Most regular places seem to be in a kind of arms battle as to how ridiculous they can make their Kamikaze Roll (dude, salmon + tuna + salmon skin + salmon eggs + spicy mayo + fried shrimp + avocado + cream cheese + mango + octopus suckers + narwhal semen + salmon) or whatever.
   35. Dog on the sidewalk Posted: September 14, 2017 at 03:07 PM (#5531711)
Eel sushi is just about my favorite food.
I only eat sushi when my friends drag me to whatever the trendy place of the day is. Not really a fan. I think it's edible (I can't even gag down raw oysters), but I'd still usually prefer McDonalds to good sushi, even before considering that the fast food will cost 1/20 as much.

But I do enjoy myself an eel roll. Second best kind of roll, after lobster.
   36. The Good Face Posted: September 14, 2017 at 03:11 PM (#5531719)
Fancy Feast (gravy, not pate) and Authority for the cats, Nutro and Pedigree for the dogs. Newman's Own dog treats.


My dog mostly subsists off food dropped by my children, cat food devoured from their dish when nobody is looking, and the occasional petrified cat turd filched from the litter box. People buy food for dogs? Huh.
   37. Dog on the sidewalk Posted: September 14, 2017 at 03:14 PM (#5531730)
Any pet food peeve can be identified by my cat vomiting.

My cat's pet food peeve can be identified by her not vomiting. Anything she actually enjoys gets vacuumed up and vomited out within minutes.
   38. snapper (history's 42nd greatest monster) Posted: September 14, 2017 at 03:15 PM (#5531731)
Also plan on getting some Kobe beef - probably cooked, but I'd be more than willing to eat it raw.

Another food I don't get. It's very tender, but lakes the flavor of a really good steak.
   39. Covfefe Posted: September 14, 2017 at 03:18 PM (#5531733)
It also makes digesting any meat far, far easier. If you ate a 12 oz. sirloin raw, you'd likely be sick as a dog.


For the cows and portions of the cow where slicing off a portion doesn't make for a good meal - this is why we have ethiopian spiced butter and kitfo.
   40. What did Billy Ripken have against ElRoy Face? Posted: September 14, 2017 at 03:18 PM (#5531734)
I find it repulsive, especially the texture. I've had very rare Tuna; ugh. Just liked I've had very rare beef; ugh.

I really don't get the concept of trying to acquire a taste for food that repulses me. There's so much good food I already like that I'd be fat as a house if I ate to my heart's content.

Yeah, fair enough. There's no pressing need to try to learn to like something you're viscerally repulsed by. My food life is plenty full and complete without ever considering eating an egg salad sandwich.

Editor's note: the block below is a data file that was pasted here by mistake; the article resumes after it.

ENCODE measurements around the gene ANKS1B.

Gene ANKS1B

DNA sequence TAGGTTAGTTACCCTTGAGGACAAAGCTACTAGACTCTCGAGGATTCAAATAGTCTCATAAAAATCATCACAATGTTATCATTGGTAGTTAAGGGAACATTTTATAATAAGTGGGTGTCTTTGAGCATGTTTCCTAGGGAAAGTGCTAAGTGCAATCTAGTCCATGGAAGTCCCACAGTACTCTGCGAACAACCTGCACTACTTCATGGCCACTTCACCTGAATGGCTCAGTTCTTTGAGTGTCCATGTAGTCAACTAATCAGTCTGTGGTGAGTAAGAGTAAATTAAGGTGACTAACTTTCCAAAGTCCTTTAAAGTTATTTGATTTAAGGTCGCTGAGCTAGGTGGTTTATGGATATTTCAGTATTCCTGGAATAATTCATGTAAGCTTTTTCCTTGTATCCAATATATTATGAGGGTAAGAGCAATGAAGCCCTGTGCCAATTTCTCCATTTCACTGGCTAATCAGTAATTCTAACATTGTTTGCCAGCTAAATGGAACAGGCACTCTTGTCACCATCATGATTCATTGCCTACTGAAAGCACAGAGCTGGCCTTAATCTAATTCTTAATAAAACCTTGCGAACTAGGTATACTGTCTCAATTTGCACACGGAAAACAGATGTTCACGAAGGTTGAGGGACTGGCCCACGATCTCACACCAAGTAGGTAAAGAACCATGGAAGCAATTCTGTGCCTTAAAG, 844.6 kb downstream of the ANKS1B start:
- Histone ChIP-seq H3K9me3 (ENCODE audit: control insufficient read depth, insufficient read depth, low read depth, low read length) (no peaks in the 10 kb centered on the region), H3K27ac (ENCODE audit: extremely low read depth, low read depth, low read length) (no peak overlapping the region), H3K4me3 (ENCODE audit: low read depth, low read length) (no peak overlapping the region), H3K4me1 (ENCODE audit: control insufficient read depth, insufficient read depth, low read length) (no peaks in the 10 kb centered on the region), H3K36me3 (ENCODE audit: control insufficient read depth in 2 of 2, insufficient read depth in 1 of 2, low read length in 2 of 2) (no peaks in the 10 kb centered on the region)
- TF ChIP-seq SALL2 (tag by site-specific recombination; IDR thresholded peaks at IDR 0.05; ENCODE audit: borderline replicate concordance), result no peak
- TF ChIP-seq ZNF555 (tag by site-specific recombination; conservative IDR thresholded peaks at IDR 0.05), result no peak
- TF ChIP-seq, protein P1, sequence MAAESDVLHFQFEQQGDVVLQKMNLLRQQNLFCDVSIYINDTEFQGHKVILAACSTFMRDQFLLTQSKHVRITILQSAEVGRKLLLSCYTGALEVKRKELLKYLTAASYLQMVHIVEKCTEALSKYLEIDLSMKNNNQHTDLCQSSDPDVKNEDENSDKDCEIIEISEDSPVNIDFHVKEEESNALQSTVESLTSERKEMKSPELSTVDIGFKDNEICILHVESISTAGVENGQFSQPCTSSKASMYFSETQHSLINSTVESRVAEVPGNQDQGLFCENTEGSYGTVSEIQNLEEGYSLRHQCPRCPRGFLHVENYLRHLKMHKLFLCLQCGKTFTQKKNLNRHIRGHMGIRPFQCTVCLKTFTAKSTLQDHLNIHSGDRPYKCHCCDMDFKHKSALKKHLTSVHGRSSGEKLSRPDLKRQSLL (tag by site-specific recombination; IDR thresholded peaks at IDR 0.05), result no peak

41. Booey Posted: September 14, 2017 at 03:18 PM (#5531736)
Good sushi is delicious. I was hesitant at first too; I don't think I ever dared try a real sushi restaurant until I was in my late 20's, but now it ranks up there with Italian and Mexican as my favorite types of cuisine.

I really don't get the concept of trying to acquire a taste for food that repulses me. There's so much good food I already like that I'd be fat as a house if I ate to my heart's content.


I agree with this though. Same with beverages (alcoholic or otherwise). When people tell me that certain things are acquired tastes, my response is always...why bother then? Doesn't make much sense to me to keep choking down something I don't like until I learn to tolerate it when there's so much better food/drink I could be having that I already like (the exception is veggies and other healthy crap people eat specifically because it's healthy rather than tasty. I get that).

I'm pretty open to most foods, but here's a couple of pet peeves:

- Pineapple on pizza. Yeah, I know that olives and tomatoes are technically fruits too (but they taste like vegetables!), but putting sweet/sour fruits on pizza? That's weird, man. Pineapple on pizza seems no different to me than putting grapes or apple slices or little mandarin oranges on it would be.

- Dipping Wendy's fries in chocolate frosty's. I know several people who do this. They say they love the sweet and salty mixture of flavor. Well, I say eat some trail mix then. Potatoes and ice cream just don't go together, dammit.
   42. What did Billy Ripken have against ElRoy Face? Posted: September 14, 2017 at 03:19 PM (#5531738)
Anything she actually enjoys gets vacuumed up and vomited out within minutes.

Yeah, you might want to take that cat to the vet.
   43. BDC Posted: September 14, 2017 at 03:20 PM (#5531743)
Fancy Feast (gravy, not pate) and Authority for the cats

Once you get into cats, plural, I have found that each cat wants to eat something different. We have a cat that will only eat kibble and white bread. The other one is more omnivorous, but it helps if you keep changing to new foods, because old ones get uninteresting to him.